In its current report, ISAAA implies that GM crops in South Africa have been an unqualified success, with the total area planted to biotech crops growing from 1.8 million hectares in 2008 to 2.1 million hectares in 2009-- a 17% increase "mainly attributed to an increase in biotech maize area." The report neglects to mention the 80 percent crop failure of Monsanto's GM maize varieties in South Africa in 2008/2009. According to the African Center for Biosafety, a South African NGO, ISAAA's information on South Africa relies on data from FoodNCropBio, a private biotech consultancy firm that derives its numbers from confidential records of seed sales and estimates based on the "intention to plant." Since the government keeps no official records on the number of hectares grown to GM crops in the country--and since GM and non-GM grain is not stored separately--the figures are nearly impossible to verify.
Overall, ISAAA notes a global increase in GM crop area of 9 million hectares between 2008 to 2009--an increase of 7%. A close look at the numbers shows that the overwhelming majority of this gain occurred in just a handful of countries. With an increase of 5.6 million hectares since 2008, Brazil alone accounts for fully 62% of the total "global" increase. The top three producers of biotech crops--the U.S., Argentina and Brazil--account for 82% (7.4m hectares) of the growth in biotech crop area. One can hardly infer a global fervor for GM crops based primarily on these three countries.
The report also touts the adoption of biotech crops by "small and resource-poor farmers from developing countries," which according to ISAAA's figures reached 13 million farmers in 2009, most of which were Bt cotton farmers in China and India. Without knowing exactly how ISAAA defines "small and resource poor", if one compares this to the total number of smallholders in the developing world[ii]--1.5 billion in 2008 according to World Bank figures--it adds up to only 0.8%. In other words, over 99% of smallholders--who produce much of the developing world's food--do not plant GM seeds. Rather, they rely on diversified cropping systems and traditional plant breeding to produce grains, fruits, vegetables, fodder and animal products that ensure local food security. Such integrated farming systems also produce far more per unit area than do monocultures, since multiple cropping reduces losses due to pests and disease, and makes most efficient use of light, water and nutrients.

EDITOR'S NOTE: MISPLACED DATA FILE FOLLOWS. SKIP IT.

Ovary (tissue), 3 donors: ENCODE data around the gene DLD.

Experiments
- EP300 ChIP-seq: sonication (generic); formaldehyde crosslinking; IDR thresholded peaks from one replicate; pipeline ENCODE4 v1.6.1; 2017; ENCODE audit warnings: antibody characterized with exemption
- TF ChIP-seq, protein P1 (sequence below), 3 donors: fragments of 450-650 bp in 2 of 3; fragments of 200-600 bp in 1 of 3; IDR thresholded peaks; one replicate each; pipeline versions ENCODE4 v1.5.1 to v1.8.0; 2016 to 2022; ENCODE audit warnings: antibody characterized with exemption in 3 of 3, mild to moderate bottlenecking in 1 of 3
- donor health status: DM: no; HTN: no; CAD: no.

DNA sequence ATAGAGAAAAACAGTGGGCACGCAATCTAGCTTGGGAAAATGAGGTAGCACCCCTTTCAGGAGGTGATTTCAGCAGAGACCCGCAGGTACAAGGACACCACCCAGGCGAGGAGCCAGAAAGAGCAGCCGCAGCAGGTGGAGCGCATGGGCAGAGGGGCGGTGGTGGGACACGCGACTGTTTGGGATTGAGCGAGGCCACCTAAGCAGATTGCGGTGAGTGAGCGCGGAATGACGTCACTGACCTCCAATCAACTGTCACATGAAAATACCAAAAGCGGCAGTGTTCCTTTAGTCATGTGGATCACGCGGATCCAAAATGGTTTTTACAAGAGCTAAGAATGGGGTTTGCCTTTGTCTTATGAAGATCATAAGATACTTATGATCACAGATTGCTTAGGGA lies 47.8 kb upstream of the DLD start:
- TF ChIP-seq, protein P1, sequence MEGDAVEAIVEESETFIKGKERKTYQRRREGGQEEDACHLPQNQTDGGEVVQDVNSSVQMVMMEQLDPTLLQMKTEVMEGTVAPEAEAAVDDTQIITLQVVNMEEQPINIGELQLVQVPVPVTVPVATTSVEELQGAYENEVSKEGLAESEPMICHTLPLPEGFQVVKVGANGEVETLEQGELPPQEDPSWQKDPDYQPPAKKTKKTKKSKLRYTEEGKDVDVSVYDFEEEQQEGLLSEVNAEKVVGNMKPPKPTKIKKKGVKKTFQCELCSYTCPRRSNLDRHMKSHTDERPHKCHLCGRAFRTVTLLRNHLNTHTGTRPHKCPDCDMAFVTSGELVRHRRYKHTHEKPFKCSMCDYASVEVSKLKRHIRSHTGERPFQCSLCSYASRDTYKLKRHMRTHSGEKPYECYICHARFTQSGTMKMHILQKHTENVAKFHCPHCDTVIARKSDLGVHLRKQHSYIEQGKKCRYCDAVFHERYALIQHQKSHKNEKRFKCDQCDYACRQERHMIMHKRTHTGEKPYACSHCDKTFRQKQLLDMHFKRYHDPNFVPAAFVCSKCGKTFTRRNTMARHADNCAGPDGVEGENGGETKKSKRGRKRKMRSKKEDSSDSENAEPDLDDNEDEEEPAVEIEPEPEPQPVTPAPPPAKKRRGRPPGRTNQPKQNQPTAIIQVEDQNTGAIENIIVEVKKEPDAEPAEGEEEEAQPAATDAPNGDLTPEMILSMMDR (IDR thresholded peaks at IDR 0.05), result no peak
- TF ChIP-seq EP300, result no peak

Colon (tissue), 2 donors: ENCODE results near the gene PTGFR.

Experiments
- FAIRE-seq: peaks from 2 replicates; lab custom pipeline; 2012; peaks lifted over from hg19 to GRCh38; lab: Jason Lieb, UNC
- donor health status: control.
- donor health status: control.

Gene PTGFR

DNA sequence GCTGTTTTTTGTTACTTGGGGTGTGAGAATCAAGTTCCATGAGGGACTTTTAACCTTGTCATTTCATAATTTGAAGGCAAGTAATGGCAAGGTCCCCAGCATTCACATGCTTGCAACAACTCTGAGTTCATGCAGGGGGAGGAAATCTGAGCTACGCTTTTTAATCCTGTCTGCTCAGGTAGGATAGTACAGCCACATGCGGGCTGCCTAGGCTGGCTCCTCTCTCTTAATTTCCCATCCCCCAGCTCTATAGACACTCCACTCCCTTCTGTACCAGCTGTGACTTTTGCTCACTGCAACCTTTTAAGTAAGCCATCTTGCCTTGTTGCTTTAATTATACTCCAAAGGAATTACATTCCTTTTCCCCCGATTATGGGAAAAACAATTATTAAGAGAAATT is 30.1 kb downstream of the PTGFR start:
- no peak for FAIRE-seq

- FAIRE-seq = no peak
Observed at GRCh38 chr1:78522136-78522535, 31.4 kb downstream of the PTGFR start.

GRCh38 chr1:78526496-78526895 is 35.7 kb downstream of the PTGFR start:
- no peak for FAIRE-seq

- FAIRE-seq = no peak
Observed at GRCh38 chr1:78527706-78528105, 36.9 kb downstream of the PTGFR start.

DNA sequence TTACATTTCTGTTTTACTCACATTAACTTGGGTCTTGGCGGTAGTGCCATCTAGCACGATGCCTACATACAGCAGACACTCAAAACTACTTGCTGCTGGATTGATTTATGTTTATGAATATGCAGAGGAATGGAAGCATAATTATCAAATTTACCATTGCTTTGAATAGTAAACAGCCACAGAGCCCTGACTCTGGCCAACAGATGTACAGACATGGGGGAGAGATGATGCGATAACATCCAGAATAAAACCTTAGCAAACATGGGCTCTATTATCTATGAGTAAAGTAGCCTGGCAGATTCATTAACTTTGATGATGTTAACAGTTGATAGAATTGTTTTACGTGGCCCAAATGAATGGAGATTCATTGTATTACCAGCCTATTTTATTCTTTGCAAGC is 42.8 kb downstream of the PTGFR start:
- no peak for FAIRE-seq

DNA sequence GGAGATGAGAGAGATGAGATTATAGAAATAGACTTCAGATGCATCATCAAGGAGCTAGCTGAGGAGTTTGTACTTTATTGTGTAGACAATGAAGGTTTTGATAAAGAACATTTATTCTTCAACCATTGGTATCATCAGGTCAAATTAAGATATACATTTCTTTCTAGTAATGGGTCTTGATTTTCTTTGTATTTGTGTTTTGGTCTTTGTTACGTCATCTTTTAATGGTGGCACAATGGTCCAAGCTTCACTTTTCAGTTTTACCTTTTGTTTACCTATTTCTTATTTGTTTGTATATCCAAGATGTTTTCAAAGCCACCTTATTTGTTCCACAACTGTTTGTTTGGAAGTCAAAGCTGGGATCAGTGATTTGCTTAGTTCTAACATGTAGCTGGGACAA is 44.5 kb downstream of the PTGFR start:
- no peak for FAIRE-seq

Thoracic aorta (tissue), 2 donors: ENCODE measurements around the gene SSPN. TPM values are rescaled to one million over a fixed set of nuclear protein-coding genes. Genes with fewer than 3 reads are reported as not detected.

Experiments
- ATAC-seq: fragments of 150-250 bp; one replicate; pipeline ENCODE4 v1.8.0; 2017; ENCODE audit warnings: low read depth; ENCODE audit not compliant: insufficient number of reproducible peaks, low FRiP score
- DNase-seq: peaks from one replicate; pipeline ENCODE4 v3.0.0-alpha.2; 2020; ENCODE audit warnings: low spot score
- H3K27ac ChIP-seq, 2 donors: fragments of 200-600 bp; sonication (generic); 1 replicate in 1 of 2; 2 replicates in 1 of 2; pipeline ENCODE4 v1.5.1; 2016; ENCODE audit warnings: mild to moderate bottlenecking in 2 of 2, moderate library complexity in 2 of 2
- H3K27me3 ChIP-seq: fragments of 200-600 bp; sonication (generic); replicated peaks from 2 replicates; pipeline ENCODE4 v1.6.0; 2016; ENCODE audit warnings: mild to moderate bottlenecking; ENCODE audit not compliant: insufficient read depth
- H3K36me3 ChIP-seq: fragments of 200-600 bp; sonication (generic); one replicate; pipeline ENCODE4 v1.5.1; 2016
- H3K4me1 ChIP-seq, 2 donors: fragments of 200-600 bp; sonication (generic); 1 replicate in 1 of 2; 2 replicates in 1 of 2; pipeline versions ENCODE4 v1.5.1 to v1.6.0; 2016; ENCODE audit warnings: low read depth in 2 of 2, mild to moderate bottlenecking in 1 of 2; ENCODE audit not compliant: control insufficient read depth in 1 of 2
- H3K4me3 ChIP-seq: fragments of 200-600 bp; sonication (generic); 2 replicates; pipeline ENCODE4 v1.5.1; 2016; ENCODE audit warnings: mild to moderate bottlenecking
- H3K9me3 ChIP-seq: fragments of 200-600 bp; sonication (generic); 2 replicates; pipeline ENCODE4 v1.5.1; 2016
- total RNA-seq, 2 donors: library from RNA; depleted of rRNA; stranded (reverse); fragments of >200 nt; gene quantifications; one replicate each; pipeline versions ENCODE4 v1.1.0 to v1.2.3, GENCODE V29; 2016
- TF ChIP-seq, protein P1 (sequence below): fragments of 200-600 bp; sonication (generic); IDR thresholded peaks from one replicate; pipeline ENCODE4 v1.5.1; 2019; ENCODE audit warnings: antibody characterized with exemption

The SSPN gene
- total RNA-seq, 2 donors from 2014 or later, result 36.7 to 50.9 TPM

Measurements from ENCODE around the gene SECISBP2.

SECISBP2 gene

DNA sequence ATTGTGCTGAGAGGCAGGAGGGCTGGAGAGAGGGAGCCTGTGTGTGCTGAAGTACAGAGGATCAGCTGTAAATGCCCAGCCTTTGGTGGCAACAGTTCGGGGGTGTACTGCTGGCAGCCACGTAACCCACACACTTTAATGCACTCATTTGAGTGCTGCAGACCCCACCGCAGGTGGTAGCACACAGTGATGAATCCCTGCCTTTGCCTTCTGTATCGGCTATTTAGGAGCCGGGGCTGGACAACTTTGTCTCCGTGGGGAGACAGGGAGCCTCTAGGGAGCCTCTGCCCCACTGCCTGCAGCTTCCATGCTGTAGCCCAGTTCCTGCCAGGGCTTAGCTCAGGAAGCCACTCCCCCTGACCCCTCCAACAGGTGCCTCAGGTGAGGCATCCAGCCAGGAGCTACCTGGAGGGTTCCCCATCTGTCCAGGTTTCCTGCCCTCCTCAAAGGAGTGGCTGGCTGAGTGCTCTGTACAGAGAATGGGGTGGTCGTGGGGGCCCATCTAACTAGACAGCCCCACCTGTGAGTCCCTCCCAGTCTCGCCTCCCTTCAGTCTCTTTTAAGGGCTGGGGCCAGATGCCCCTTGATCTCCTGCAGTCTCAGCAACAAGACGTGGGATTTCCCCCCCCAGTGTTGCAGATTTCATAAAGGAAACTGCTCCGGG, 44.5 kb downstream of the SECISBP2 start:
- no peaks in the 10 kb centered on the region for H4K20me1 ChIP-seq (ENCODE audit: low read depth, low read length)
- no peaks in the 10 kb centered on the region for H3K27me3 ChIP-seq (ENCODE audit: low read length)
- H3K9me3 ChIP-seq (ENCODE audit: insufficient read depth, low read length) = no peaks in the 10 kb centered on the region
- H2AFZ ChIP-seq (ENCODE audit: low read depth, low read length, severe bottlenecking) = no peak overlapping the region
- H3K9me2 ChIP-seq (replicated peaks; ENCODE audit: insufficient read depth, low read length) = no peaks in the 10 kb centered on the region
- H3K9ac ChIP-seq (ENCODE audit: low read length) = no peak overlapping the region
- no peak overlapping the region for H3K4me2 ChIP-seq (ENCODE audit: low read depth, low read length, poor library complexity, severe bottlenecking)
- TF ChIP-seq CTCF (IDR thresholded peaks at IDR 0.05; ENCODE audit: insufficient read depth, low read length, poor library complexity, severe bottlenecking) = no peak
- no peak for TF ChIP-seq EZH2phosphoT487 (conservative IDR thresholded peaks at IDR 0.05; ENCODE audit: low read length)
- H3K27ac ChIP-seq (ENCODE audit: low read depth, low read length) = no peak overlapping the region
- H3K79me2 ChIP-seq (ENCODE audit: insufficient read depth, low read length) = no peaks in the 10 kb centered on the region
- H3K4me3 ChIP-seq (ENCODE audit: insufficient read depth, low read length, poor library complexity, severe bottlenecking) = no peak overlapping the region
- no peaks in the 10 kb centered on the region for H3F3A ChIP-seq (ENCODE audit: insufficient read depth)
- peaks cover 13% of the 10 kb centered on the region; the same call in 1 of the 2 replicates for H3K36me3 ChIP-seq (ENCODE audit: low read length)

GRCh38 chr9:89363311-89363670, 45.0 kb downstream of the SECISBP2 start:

In a rather brilliant PR strategy, the seed and chemical industries have managed to parlay propaganda into science through seemingly "non-profit" organizations like ISAAA. Uncritical media coverage of the annual "Global Status" report provides free advertising for these corporations and perpetuates the myth of growing acceptance of GMOs.[iii]Perhaps most insidiously, measuring the "success" of GM crops based on numbers of hectares planted rests on the fallacy that farmers and consumers have made a free and informed choice to grow and consume GM products. In truth--as the battles over the labeling of GM food suggest--an informed and empowered citizenry is the biotech industry's worst nightmare.
[i] "The GM Bubble" Science in Society issue 22,summer 2004
[ii] The World Bank defines a smallholder farmer as operating a farm of 2 hectares or less